Middle Management Reformation!

Agile Adoption has a Problem

I’ve been in a few conversations lately where middle managers appear lost as they find themselves in an Agile transformation. Command and control is out the window. So is the concept of “reports”. How do you measure performance when it’s the team who succeeds or fails? How to you calculate compensation and bonuses? How do people get promoted? How do you lead teams, when they are leading themselves? How do you set goals, when the customers end users or the team defines them?

Their questions and concerns expose how deep Agile transformations reach, Following a strategic plan to “go all in” has given many companies a huge competitive edge. However, adoption is often restrained by managers who insist on techniques inconsistent with Agile values. A middle management reformation is well overdue. Here are some thoughts which I hope will encourage the discussion.

Commander OUT Mentor IN

Instead of giving direction help your teams discover their way. By this I don’t mean becoming a better salesperson able to make a convincing argument. Remember we are not trying to convince or find consensus. We allow the group to discover the best way forward. Guide the discussion. When a solution is suggested, question it in as many ways as is appropriate. Don’t give answers. Ask questions.

Accountability OUT Responsibility IN

Accountability is often used to threaten. A team is not empowered when they hear, “I’m holding you accountable.” The premise for “accountability” is an underlying assumption the team is irresponsible. They understand failure will be met with punishment. If the manager can’t trust their team, then a much larger problem is afoot. Trust must be assumed. All the manager needs to do is help the team find and remain on their path.

Disciplinarian OUT Coach & Mentor IN

While discipline comes from the word disciple (follower of a teacher), a disciplinarian leads using sticks and carrots. Even though there are usually guidelines against management abuse, it still occurs. Always reminding the team they could lose their job at any time, or the manager not taking the blame when the team fails are signs Agile values have not taken hold. An agile leader is expected to inspire the team to greatness, not throw them under the bus. When times get tough and failures occur, the manager steps up to guide the team to success.

One amazing item in the Agile manager’s toolkit is the A3 Root Cause Analysis. This process requires the manager to be both mentor and coach. While mentoring focuses on the individual coaching focuses on the team and its strategy. Both are required to get the most out of A3 efforts. As the improvement goals surface and target conditions are clarified, the manager keeps the big picture in mind. They help the team understand when an experiment should be abandon and guides toward adopting those which succeed.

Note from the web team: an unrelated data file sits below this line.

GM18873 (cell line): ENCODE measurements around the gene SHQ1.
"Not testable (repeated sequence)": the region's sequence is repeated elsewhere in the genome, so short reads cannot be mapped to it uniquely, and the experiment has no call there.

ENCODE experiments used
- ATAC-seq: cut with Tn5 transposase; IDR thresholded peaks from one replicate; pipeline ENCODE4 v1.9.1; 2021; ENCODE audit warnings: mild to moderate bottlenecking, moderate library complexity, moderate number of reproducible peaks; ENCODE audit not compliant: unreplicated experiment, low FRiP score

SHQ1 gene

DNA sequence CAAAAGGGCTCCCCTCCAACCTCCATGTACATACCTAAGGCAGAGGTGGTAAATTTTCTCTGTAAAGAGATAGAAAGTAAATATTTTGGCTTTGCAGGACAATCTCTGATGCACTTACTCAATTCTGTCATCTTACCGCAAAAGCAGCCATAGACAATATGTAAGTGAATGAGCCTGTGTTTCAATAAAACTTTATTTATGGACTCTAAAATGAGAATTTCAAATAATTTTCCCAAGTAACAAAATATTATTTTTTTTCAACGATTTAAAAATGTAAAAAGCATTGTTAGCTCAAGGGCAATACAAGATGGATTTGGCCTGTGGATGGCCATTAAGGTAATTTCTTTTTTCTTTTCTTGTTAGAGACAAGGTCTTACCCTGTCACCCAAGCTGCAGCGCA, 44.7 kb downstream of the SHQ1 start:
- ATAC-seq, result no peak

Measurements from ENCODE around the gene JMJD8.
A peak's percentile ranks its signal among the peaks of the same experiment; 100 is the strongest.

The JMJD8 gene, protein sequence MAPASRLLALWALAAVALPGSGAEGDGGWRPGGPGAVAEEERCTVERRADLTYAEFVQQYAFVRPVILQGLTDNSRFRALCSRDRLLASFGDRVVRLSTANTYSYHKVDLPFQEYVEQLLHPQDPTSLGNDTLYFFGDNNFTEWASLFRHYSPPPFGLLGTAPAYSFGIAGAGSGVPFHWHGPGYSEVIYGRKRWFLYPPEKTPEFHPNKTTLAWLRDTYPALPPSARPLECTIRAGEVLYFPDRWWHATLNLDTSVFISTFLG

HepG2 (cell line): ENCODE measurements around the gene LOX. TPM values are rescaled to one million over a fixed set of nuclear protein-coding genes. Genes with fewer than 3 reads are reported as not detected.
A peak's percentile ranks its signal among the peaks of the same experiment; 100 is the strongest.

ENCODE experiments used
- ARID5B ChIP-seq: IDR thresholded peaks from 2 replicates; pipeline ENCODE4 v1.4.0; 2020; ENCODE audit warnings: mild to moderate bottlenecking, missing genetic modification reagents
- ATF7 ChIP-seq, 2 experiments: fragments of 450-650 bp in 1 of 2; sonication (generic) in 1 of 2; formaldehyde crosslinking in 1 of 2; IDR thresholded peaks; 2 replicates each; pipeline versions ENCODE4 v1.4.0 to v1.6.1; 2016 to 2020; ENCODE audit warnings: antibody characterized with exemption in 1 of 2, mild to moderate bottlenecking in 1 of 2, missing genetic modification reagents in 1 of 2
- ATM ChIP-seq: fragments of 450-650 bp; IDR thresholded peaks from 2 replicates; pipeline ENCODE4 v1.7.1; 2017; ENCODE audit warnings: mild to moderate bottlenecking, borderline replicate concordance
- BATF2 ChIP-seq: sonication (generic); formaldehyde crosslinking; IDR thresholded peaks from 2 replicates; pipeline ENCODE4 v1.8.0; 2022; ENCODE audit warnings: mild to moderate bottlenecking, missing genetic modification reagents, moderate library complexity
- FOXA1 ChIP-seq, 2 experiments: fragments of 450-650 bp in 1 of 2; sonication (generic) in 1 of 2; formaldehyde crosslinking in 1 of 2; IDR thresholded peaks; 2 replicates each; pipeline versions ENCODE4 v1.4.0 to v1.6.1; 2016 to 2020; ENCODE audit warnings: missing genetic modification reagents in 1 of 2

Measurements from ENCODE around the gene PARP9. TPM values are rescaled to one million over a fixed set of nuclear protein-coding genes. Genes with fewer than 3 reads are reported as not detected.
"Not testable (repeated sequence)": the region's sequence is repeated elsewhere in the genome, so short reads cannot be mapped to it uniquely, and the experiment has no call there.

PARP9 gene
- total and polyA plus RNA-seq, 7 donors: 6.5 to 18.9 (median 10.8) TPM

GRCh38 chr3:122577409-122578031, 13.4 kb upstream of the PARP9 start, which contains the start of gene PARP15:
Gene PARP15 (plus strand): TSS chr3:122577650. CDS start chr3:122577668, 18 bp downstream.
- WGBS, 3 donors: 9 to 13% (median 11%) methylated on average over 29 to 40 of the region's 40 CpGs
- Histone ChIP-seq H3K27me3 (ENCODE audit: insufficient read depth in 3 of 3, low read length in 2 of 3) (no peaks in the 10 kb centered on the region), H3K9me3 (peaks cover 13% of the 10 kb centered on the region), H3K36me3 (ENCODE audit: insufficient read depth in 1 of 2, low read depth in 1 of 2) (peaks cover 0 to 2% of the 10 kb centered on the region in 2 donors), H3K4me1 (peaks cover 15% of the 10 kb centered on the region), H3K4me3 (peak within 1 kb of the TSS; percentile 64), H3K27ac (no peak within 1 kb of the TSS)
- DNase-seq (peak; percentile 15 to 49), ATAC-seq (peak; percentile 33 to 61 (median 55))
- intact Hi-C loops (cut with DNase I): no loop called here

Demanding Change OUT Allowing Change IN

When a company needs change due to new economic or market conditions collaboration from every level of the organization is required. While many managers agree, few know how to leverage the wisdom of crowds. The legendary industrial engineer Taiichi Ohno said, “Standards should not be forced down from above but rather set by the production workers themselves.”

The manager or organization should define the problem at a high level. The team will clarify the lower level issues and come up with solid solutions. You can bet your business on your team’s ability get you through troubled times.

Yearly Bonuses OUT Merit Money IN

In his book “Managing for Fun”, Jurgen Appelo recommends replacing the yearly bonus with “Merit Money”. Points are awarded by team members who wish to recognize the contribution of another team member. This process gives each team member the chance to award team mates with a set amount of merit money each month. This merit money is collected until bonuses are paid out. Bonus payouts are not scheduled, but based on the role of the dice. When a randomly selected team member roles a six, merit money is cashed out for real money as a bonus payment.

Promotion Based Reviews OUT Personal Goal Setting IN

Instead of the manager setting individual goals, Jurgen Appelo likewise recommends team members define their own goals. Once individual goals are set, the manager creates a weekly set of metrics which represent progress. Creating a dashboard shows how well the team is doing. If some are having problems, mentoring may be required. Reaching individual goals means advancing to the next level of compensation. It may also mean the team member is ready to take on more responsibility in the form of a promotion.

Get on Board!

Middle managers are often seen as a hinderance to Agile adoption. By promoting a middle management reformation from control to mentor based management, middle managers have an opportunity to play a key role in creating and maintaining an Agile Organization. The role of the middle manager is being rewritten. It’s an exciting time to become an Agile Manager!

Additional Information

Posted in Scrum Master Stuff | Tagged , , , , , | Leave a comment